The Greek words neʹpho (verb) and ne·phaʹli·os (adjective) basically refer to being free from the influence of intoxicants. However, they are used in the Scriptures mainly in a figurative sense. They carry the idea of being sober, moderate in habits, vigilant, watchful, or keeping the senses. A related word, e·kneʹpho, meaning, primarily, “sober up,” is used in the Greek Septuagint at Genesis 9:24: “Noah recovered [awoke] from the wine.” Also, the Greek term is used in the same version at Joel 1:5, where the prophet calls to the spiritual “drunkards” of Israel to ‘wake up,’ and at Habakkuk 2:19, where woe is foretold to the worshipers of idols who say to pieces of wood and stone, “Awake!”
In enumerating the qualifications for those who would be appointed as overseers in the Christian congregations, the apostle Paul states that the overseer should be “moderate in habits” (Gr., ne·phaʹli·os). This would include freedom from overindulgence in wine, as it is also stated that he is not to be “a drunken brawler.” The word ne·phaʹli·os would show that the man would have good sense and exercise moderation in other things, such as speech and conduct, besides being habitually temperate in the use of liquor.—1Ti 3:2, 3.
Women in the congregation are given like counsel, to be “serious, not slanderous, moderate in habits, faithful in all things.” (1Ti 3:11) The aged men and women are similarly counseled, the older women setting an example “that they may recall the young women to their senses,” to be good wives and mothers, in subjection to their husbands.—Tit 2:2-5.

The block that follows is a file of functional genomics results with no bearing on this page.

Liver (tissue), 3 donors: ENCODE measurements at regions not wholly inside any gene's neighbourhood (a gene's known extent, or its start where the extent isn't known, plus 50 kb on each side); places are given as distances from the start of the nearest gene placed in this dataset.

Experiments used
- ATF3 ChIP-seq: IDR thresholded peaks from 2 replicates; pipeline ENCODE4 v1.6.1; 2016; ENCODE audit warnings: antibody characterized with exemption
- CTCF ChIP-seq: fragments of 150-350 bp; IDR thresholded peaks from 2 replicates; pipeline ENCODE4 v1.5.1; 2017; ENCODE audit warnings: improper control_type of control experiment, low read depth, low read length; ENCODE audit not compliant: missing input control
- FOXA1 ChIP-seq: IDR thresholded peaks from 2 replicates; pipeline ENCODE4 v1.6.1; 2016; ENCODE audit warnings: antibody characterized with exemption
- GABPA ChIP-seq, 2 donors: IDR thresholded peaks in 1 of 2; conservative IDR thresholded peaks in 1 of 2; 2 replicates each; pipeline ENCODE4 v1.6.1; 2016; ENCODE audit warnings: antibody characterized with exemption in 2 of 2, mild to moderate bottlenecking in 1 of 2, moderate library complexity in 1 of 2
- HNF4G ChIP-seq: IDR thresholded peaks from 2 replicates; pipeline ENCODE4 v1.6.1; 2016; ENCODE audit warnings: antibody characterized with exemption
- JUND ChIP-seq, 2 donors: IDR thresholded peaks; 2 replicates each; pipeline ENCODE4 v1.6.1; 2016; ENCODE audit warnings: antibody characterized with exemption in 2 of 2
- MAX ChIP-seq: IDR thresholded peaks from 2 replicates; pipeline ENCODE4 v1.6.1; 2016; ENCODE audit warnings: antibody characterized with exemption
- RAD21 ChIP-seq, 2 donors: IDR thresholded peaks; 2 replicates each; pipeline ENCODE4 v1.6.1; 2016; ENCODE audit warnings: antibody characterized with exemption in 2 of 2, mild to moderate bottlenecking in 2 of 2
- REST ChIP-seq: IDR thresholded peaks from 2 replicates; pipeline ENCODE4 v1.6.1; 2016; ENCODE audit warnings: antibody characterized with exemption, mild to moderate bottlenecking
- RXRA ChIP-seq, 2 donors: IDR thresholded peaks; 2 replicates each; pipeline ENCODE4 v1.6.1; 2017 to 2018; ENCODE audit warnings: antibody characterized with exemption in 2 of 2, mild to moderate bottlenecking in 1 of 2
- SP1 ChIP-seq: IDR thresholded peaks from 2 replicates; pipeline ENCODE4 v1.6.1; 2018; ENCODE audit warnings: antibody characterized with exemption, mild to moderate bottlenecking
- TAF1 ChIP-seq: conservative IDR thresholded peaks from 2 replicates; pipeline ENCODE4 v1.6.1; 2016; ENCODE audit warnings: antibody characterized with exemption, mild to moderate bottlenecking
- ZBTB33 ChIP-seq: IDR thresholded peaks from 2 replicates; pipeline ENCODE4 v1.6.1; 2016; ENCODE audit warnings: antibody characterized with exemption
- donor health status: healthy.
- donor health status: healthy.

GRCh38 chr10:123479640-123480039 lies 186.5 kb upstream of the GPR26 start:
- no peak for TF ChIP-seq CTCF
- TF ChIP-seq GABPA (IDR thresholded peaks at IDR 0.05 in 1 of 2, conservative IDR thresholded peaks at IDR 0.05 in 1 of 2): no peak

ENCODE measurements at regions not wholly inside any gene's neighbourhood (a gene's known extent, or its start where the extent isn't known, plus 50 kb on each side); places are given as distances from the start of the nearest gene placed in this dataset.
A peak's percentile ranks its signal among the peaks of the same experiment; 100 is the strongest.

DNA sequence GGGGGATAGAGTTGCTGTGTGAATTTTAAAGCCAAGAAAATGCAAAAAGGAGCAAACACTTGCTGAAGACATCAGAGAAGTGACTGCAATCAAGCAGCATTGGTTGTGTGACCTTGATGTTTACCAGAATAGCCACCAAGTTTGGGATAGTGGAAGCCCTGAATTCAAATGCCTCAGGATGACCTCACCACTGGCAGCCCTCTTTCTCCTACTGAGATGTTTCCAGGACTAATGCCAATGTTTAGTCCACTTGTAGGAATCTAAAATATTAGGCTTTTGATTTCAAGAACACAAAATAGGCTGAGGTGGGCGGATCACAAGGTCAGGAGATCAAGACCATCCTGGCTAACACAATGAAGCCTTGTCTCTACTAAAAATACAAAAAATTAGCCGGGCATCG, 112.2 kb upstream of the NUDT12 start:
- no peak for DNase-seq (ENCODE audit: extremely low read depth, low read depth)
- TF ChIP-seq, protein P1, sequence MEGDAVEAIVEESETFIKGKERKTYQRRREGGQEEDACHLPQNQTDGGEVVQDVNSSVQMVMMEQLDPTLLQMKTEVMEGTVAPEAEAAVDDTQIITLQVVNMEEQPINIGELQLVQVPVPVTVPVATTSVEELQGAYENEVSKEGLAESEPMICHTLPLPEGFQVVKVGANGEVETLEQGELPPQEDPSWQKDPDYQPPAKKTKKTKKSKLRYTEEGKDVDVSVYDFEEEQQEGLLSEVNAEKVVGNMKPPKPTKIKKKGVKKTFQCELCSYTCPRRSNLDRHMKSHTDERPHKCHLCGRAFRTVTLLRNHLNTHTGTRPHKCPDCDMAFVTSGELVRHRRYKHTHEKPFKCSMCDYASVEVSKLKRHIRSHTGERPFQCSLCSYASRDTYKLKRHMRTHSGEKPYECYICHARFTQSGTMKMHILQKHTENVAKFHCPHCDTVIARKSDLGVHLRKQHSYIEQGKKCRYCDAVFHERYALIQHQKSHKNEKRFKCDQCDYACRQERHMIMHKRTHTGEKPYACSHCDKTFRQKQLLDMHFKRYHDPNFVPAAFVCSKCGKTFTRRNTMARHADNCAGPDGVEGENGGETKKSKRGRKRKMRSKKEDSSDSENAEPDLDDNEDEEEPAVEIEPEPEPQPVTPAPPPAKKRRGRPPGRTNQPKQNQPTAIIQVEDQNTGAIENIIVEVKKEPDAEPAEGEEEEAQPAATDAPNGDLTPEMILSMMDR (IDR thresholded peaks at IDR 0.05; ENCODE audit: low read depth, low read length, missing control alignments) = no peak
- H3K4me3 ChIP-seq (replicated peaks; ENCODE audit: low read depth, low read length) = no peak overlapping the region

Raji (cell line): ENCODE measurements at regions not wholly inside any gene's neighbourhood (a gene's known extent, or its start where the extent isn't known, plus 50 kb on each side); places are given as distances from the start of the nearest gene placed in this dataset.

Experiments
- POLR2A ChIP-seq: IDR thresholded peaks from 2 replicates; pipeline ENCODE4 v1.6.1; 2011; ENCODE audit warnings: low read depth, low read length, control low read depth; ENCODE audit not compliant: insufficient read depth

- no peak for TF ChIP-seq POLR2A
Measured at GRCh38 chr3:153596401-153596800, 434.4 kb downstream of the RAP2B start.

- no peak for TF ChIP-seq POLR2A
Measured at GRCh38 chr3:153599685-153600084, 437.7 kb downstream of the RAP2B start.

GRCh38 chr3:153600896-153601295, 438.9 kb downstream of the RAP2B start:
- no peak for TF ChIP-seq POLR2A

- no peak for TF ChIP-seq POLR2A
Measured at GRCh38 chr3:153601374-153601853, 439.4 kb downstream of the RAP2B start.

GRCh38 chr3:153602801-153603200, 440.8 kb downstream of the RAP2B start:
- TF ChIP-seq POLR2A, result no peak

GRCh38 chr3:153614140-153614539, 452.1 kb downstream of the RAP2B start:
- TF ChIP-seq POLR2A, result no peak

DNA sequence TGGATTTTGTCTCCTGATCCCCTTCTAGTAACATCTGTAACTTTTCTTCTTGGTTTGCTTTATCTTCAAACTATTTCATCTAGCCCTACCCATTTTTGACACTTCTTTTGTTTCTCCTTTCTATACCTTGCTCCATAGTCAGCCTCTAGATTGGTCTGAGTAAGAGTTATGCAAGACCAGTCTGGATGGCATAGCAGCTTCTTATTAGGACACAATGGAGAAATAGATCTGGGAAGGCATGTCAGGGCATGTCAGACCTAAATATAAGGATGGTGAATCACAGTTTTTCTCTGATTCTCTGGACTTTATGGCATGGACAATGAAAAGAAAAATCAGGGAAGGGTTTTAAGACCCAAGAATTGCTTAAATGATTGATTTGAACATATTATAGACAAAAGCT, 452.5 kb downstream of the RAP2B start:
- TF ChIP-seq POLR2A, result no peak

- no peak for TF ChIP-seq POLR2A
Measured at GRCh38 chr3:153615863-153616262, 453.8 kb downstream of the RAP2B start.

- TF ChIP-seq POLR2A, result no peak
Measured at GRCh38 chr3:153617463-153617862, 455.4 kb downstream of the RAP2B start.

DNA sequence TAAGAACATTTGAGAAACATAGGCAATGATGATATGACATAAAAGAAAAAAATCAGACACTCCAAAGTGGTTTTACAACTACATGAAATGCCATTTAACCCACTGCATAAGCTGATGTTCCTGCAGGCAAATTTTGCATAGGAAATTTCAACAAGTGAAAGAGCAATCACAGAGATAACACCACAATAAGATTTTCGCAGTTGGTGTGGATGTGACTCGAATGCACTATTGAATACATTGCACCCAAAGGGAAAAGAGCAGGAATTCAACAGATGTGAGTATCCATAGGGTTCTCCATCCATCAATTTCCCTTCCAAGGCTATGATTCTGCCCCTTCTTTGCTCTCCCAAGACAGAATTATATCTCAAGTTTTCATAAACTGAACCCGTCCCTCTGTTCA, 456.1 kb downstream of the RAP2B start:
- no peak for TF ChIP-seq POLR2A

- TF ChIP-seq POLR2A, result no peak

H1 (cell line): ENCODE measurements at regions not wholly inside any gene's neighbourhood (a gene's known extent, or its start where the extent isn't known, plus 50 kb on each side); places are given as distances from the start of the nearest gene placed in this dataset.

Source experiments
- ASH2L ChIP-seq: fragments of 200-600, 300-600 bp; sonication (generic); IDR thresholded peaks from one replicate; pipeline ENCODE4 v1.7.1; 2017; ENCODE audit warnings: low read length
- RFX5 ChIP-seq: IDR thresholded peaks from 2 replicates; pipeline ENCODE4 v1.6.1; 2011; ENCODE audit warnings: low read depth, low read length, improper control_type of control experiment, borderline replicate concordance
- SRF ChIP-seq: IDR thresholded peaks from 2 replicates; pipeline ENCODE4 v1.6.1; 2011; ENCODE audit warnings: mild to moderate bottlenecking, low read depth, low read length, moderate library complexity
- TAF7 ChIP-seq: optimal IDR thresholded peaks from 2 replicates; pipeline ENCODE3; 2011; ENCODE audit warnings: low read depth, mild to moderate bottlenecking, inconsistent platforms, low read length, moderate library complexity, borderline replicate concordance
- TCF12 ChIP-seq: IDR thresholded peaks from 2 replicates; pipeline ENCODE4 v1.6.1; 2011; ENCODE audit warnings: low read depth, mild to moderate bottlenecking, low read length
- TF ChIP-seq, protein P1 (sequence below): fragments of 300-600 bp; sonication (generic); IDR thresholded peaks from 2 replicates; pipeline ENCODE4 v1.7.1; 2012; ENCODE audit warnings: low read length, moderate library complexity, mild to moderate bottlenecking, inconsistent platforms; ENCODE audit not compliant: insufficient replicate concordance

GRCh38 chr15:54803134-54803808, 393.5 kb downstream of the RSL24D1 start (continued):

In correcting the congregation at Corinth, which had been influenced by certain men who were advocating wrong doctrine, Paul said: “Bad associations spoil useful habits. Wake up to soberness [form of e·kneʹpho] in a righteous way and do not practice sin, for some are without knowledge of God. I am speaking to move you to shame.” (1Co 15:33, 34) They should wake up from the stupor of wrong doctrine, which was misleading some and causing spiritual sickness and even death. (1Co 11:30) In a similar vein he had written previously to the Thessalonians, who had been troubled by persons advocating things not taught by the apostles. He said, concerning “Jehovah’s day,” that that day would come suddenly but it would not overtake true, faithful Christians as it would thieves. Consequently, they should not be sleepy but be sure they were alert; they should “stay awake and keep [their] senses [literally, be sober].”—1Th 5:2-6, 8.
Paul also warned Timothy of the apostasy to come, with its danger to the integrity of those Christians who wished to remain true. Timothy, especially, as an overseer, had to be on guard to “keep [his] senses [be sober-minded] in all things,” to “suffer evil, do the work of an evangelizer, fully accomplish [his] ministry.” (2Ti 4:3-5) In keeping his senses, Timothy was to realize that Paul would not be on the scene much longer (2Ti 4:6-8), and Timothy himself would eventually pass off the scene, so he must commit the things learned to faithful men, who, in turn, would be adequately qualified to teach others. (2Ti 2:2) Thus the congregation would be built up as a bulwark against the apostasy to come, being “a pillar and support of the truth.”—1Ti 3:15.
The apostle Peter likewise, knowing that he and his fellow apostles would not be on hand much longer (2Pe 1:14), able to act as a restraint to the apostate movement instigated by the Devil, counseled Christians to hold fast to their salvation through Christ, ‘keeping their senses completely [literally, being sober perfectly], setting their hope upon the undeserved kindness that was to be brought to them at the revelation of Jesus Christ.’ (1Pe 1:13) Knowing the seriousness of the times, with growing persecution from the world, they should be sound in mind, watchful, vigilant, and should not neglect serious prayer, to obtain the strength they would need for endurance. (1Pe 4:7) He warned them to keep their senses, because the Devil was like a roaring lion seeking to devour, and they had to take a solid stand against the Devil. This required soberness, seriousness, self-control.—1Pe 5:8, 9.